How not to run a first day

My first day back to school was a wee bit stressful. How 'bout yours?

So my first day back to school was a wee bit stressful. How was yours? I have to admit that many of the day one problems were at least indirectly my fault, but most could have been solved with adequate preparation time (which of course means more money).

Here are some lessons learned:

Don't trust vendors and contractors. 
Nobody knows your data, requirements, and systems as well as you do.  Outsourcing can be a real time and money saver, but nothing can replace in-house support, or, at least, thorough user acceptance testing.  I say this for several reasons, but most importantly because I hastily accepted a student scheduling report created at the last minute by a contracting group that supports our SMS.  Unfortunately, this seemingly simple report distributed to all students the first morning of school and detailing their schedules, homerooms, and locker numbers was attached to an old copy of our student database.  Thus, most of the student scheduling changes that took place over the summer (including some sweeping changes for new students and special education teams) were not reflected in the reports.  Oops.

Put together a team of experienced cross-functional staff for summer work. 
You can't operate in a vacuum and while late nights with nothing but coffee and a computer to keep you company work quite nicely for us Ed Tech geeks, our expertise must lie with IT, not with the functions of guidance, principals, teachers, and other administrators.  All of these school staff need to work together in the off season to optimize schedules, form budgets, etc.

Fund staff to work throughout the summer. 
Guidance, IT, administration, and other decision-makers all need to be available to form those above mentioned teams and work effectively when no students are around to distract from IT and administrative efforts.  Ensure that per diem funds are available to bring in specialists (e.g., SPED) and department heads when additional team members become critical.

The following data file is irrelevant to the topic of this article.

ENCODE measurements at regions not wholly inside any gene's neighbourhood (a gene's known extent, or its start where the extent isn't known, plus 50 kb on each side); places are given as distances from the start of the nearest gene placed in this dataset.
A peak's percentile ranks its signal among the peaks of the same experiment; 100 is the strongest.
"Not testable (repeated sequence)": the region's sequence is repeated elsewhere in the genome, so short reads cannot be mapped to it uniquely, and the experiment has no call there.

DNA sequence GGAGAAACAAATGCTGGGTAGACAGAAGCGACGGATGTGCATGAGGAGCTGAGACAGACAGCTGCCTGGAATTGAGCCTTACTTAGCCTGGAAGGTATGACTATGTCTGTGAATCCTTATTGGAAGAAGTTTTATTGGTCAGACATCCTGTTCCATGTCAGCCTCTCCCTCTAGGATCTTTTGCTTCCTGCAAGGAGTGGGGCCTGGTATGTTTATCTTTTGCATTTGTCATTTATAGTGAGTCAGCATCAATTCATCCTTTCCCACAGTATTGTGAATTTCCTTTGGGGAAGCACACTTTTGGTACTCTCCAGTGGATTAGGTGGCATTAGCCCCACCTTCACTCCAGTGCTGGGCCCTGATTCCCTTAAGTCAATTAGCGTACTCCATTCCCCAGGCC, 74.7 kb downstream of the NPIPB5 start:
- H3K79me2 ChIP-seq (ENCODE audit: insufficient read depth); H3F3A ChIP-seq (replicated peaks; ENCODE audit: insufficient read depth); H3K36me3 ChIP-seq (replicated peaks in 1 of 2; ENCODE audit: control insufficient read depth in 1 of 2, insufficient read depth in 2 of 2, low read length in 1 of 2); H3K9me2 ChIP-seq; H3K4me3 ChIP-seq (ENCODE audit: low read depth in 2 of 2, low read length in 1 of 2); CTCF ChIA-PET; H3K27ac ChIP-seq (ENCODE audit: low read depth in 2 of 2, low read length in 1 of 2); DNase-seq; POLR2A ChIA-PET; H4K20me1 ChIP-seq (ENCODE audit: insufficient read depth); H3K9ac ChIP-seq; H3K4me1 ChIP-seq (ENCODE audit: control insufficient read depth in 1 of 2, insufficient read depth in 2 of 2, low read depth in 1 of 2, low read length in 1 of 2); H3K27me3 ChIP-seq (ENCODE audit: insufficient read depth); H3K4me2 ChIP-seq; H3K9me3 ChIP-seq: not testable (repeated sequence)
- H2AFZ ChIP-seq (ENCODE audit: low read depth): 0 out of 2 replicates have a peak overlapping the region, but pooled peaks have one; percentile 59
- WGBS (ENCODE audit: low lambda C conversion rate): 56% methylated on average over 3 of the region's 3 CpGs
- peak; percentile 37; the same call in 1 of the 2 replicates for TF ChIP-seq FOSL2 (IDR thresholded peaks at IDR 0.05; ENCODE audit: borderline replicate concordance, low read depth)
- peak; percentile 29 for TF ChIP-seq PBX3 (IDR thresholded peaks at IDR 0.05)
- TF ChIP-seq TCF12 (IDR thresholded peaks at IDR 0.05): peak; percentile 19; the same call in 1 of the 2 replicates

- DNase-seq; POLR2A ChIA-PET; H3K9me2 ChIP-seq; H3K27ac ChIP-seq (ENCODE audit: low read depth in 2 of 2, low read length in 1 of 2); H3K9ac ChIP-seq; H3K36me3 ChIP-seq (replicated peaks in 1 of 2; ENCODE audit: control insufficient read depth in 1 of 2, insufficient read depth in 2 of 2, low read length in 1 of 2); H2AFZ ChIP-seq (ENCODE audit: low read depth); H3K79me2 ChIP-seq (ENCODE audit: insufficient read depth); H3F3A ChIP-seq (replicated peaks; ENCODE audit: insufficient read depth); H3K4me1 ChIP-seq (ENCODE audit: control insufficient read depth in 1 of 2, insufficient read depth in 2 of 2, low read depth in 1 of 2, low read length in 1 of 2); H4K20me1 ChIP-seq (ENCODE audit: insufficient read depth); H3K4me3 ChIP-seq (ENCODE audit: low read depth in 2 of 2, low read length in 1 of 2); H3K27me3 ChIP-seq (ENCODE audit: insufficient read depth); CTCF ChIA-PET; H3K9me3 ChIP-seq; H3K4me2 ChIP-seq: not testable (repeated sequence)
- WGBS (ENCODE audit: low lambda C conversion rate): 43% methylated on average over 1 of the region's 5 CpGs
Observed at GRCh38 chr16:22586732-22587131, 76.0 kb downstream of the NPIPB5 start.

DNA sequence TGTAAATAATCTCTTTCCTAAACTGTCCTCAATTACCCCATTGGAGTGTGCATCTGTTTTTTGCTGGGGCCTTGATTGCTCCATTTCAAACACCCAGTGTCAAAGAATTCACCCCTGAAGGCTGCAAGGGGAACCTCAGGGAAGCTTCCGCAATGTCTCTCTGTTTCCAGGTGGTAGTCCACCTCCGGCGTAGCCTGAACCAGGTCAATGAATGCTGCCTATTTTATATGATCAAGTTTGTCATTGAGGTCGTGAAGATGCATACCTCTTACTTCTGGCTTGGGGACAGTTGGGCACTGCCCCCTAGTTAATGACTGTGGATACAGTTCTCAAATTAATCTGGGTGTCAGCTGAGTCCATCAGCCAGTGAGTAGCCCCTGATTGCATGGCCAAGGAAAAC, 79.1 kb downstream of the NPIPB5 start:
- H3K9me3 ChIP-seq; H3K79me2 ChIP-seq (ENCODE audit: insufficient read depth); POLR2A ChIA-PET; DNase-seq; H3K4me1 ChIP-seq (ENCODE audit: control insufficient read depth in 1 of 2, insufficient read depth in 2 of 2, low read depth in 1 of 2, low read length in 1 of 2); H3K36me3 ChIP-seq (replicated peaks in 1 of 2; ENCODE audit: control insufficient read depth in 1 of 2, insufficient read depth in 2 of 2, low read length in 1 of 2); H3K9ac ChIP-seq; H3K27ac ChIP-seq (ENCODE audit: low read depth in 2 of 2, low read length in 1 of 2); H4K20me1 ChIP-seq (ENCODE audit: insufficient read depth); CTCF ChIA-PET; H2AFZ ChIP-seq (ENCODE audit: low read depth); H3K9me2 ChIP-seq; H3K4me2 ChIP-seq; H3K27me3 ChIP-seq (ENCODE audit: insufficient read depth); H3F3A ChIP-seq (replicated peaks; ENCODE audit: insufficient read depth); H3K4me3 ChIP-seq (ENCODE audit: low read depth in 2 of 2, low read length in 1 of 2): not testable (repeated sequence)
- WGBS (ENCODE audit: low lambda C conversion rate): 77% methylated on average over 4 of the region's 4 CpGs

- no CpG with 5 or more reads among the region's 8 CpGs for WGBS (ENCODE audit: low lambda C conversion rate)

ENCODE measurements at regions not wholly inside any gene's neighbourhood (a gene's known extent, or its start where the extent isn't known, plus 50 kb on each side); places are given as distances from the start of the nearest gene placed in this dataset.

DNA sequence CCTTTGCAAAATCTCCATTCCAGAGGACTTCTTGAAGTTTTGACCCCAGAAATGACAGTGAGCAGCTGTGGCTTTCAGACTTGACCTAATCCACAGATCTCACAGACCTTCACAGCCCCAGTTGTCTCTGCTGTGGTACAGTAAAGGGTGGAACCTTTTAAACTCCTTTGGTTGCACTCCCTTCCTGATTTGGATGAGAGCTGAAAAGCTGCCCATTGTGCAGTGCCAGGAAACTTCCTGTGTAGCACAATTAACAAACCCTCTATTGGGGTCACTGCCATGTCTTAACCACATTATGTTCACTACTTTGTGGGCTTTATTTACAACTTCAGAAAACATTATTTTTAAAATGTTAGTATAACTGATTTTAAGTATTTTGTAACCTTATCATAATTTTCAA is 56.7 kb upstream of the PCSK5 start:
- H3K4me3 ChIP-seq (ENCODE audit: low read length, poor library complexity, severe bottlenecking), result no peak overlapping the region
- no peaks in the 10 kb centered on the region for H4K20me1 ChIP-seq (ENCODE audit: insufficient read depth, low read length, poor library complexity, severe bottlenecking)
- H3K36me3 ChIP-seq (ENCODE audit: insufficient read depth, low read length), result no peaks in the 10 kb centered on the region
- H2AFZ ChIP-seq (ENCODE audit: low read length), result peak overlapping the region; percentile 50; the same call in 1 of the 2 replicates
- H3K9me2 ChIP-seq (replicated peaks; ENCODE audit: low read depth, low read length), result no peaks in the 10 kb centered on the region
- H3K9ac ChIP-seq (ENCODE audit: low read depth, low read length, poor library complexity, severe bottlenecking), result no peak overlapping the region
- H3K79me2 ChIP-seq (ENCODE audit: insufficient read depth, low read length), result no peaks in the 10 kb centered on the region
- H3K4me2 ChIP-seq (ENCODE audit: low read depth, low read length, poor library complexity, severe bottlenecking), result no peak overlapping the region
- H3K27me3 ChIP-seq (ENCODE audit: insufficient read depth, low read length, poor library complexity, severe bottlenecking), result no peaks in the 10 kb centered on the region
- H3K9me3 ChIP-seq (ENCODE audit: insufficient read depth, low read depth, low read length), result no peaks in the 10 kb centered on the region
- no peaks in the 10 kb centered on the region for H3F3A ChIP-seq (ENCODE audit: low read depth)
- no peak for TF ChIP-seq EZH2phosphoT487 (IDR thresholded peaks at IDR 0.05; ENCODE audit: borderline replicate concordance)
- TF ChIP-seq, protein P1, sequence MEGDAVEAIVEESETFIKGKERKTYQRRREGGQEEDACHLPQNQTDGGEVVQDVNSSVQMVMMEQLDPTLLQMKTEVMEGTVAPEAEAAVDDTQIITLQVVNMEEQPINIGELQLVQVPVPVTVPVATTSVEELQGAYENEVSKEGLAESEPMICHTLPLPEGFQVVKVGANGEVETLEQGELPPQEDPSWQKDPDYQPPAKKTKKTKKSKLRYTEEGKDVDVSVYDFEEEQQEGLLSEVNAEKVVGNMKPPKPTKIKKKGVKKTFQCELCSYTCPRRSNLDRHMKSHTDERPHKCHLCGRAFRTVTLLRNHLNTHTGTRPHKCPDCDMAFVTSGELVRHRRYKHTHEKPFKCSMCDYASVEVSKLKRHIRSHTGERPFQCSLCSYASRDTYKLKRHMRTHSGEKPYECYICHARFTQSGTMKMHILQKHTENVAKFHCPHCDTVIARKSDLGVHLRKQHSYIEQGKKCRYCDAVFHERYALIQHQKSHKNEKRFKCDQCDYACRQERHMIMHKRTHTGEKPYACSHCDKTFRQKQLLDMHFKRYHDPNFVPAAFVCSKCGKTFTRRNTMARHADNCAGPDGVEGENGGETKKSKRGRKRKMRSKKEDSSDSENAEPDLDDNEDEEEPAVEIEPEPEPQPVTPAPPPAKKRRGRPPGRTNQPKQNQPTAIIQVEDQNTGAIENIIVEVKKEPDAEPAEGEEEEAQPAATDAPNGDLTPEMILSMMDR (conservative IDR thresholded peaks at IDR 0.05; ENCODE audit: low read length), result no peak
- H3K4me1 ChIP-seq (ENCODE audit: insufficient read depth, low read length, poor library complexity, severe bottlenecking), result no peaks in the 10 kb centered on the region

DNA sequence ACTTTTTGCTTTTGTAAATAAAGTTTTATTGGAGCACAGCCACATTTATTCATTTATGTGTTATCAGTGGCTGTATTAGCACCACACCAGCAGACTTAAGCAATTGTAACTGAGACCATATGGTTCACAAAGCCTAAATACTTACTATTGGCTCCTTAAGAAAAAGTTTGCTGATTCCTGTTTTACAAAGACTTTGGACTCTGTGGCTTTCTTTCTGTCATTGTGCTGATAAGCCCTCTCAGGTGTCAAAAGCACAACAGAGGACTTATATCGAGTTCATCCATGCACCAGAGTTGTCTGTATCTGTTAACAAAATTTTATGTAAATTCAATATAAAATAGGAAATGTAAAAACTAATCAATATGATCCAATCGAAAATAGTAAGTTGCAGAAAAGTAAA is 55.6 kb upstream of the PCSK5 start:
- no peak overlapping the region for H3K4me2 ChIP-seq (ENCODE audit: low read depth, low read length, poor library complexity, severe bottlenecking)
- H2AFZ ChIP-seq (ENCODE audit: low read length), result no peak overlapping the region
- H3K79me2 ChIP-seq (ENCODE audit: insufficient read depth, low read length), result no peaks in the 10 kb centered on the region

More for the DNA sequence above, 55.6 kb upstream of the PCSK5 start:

Coordinate summer maintenance of computer systems with guidance and administrative needs. 
Our guidance department is only funded to work during a small window during the summer; unfortunately, necessary maintenance to our student managment system and network conincided with several days of that window, limiting their effectiveness and my availability for teamwork as noted above.

Finish as much infrastructure and maintenance work as early in the summer as possible. 
This allows focus the focus in August to be on database and student managment issues, as well as specific preparation for the fall.

Train! Train! Train! 
Prepare documentation and training materials for your teachers before day 1; organize professional development prior to the first student day if possible to get teachers and staff spun up on their technology tools, allowing them to focus on teaching from the moment students walk through the door.

Teachers forget everything about their computer systems over the summer. 
Reset all passwords and give them very simple, straightforward documentation for accessing all systems.

Make sure that teacher systems are ready to go.
It's easy to get caught up in a variety of projects over the summer, but your focus must be on your end users.

For those of you who start next week, by the way, good luck.  For those of you already running, well, a 3-day weekend is almost here - Cheers! 

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